In January 2018, 17-year-old Arshia Arbabbahrami (“AA”) left his family in Iran and moved to Canada. He returned to Iran in December 2019 to compete in a national Tai-Chi competition. Around 6am on January 8, 2020, AA boarded flight PS752 from Tehran to Kyiv as part of his journey home. Shortly following take-off, PS752 was struck by one or two surface-to-air missiles fired by the Iran Revolutionary Guard Corps (“IRGC”).
As a result of the strike the plane crashed, killing Arshia and all others on board.
AA held a health insurance policy providing accidental death coverage for common carrier accidents. That policy was underwritten by Berkley Insurance Company and MSH International (Canada) Ltd (“Insurers”). One of AA’s relatives made a death benefit claim under the policy. The Insurers denied cover citing the following exclusion:
This policy does not cover losses or expenses related in whole or in part, directly or indirectly to any of the following: …
9. an act of declared or undeclared war, civil war, rebellion, revolution, insurrection, military or usurped power or confiscation or nationalization or requisition by or under the order of any government or public authority or local authority
This exclusion broadly follows the standard London Market war risks exclusion, the NMA 464, first promulgated during the Spanish Civil War. The standard clause does not bifurcate "war" into "declared" or "undeclared" varieties. The English cases recognise that a ‘war’ can exist without having been declared. The NMA clause also excludes losses due to ‘hostilities’ but that word had been omitted from the wording.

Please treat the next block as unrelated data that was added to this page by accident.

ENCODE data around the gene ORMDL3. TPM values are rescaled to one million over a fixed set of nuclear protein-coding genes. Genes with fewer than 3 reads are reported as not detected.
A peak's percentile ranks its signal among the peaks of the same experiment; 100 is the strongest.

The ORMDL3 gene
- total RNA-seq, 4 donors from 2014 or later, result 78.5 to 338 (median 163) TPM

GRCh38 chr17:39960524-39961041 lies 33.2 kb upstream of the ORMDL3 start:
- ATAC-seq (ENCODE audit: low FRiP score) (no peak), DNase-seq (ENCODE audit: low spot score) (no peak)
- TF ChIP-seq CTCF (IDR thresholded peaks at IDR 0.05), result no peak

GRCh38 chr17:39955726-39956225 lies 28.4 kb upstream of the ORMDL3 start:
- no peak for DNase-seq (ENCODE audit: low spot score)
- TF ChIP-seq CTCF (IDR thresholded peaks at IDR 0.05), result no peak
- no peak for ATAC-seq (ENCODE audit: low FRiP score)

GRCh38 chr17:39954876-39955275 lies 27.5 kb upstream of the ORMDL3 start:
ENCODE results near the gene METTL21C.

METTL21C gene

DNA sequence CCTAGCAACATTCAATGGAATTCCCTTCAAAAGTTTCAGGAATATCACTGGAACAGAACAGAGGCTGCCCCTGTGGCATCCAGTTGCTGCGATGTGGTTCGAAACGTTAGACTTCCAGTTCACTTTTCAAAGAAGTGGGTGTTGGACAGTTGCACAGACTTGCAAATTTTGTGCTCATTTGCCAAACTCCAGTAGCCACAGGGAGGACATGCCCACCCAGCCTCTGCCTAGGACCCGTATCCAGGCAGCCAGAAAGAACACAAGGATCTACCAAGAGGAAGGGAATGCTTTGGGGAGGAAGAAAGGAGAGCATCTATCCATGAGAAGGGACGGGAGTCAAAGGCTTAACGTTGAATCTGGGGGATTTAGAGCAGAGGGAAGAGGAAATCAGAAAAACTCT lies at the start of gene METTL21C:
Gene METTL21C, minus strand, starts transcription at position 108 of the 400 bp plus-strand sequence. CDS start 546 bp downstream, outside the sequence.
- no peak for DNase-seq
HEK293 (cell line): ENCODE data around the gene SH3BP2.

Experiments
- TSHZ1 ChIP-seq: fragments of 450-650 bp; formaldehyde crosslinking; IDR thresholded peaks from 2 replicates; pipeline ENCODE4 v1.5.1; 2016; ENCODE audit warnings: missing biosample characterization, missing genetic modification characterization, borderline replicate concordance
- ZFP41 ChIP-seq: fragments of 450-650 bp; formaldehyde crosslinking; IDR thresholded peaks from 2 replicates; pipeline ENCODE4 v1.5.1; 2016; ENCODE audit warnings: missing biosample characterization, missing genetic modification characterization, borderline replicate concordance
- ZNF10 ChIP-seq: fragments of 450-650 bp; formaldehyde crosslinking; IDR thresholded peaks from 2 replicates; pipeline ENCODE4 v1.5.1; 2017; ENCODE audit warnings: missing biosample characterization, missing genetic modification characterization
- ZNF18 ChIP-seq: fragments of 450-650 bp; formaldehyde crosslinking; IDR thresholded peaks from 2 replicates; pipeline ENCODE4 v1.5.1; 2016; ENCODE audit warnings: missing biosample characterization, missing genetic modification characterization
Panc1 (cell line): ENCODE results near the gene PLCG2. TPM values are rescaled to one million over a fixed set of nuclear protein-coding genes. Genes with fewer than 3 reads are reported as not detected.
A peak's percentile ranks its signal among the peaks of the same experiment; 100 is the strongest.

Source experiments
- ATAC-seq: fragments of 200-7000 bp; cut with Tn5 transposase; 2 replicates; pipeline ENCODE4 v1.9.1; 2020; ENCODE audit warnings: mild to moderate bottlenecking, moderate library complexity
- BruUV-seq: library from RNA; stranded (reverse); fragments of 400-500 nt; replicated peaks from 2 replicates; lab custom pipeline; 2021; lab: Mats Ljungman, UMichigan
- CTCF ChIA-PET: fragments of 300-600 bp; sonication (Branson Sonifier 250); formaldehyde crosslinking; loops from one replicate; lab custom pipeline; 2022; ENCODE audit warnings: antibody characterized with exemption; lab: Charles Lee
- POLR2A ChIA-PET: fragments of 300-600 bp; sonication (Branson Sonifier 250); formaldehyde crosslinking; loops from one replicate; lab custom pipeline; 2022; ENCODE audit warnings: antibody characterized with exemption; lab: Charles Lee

The Insurers submitted the loss was excluded because it was caused by:
- an act of declared or undeclared war, and/or
- military or usurped power
The Ontario Superior Court of Justice (a first instance court) considered the arguments, by way of summary judgment.
Background: tensions between the US and Iran
Military tensions had escalated between the US and Iran in the period immediately prior to the downing of PS752.
On 3 January 2020 a targeted US drone strike killed Major General Qasem Soleimani (“QS”), commander of the IRGC. Approximately four hours before PS752 crashed on 8 January, Iran responded by launching missiles at US airbases in Iraq. At the same time, Iran upgraded the alertness of its air defence system. The missiles that downed PS752 came from Iran’s air defence system.
“An act of declared or undeclared war”?
The Insurers submitted the loss should be excluded as an act of declared war. The Judge rejected the submission in the absence of any formal declaration to that effect between the US and Iran.